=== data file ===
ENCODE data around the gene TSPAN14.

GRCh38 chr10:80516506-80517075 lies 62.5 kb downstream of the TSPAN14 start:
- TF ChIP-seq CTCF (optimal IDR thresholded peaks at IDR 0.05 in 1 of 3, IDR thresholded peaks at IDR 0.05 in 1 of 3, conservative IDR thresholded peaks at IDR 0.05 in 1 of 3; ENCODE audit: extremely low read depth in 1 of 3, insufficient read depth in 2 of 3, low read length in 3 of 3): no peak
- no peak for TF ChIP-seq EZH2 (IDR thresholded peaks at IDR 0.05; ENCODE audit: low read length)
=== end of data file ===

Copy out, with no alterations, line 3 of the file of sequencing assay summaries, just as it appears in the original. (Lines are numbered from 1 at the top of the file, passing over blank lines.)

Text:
- TF ChIP-seq CTCF (optimal IDR thresholded peaks at IDR 0.05 in 1 of 3, IDR thresholded peaks at IDR 0.05 in 1 of 3, conservative IDR thresholded peaks at IDR 0.05 in 1 of 3; ENCODE audit: extremely low read depth in 1 of 3, insufficient read depth in 2 of 3, low read length in 3 of 3): no peak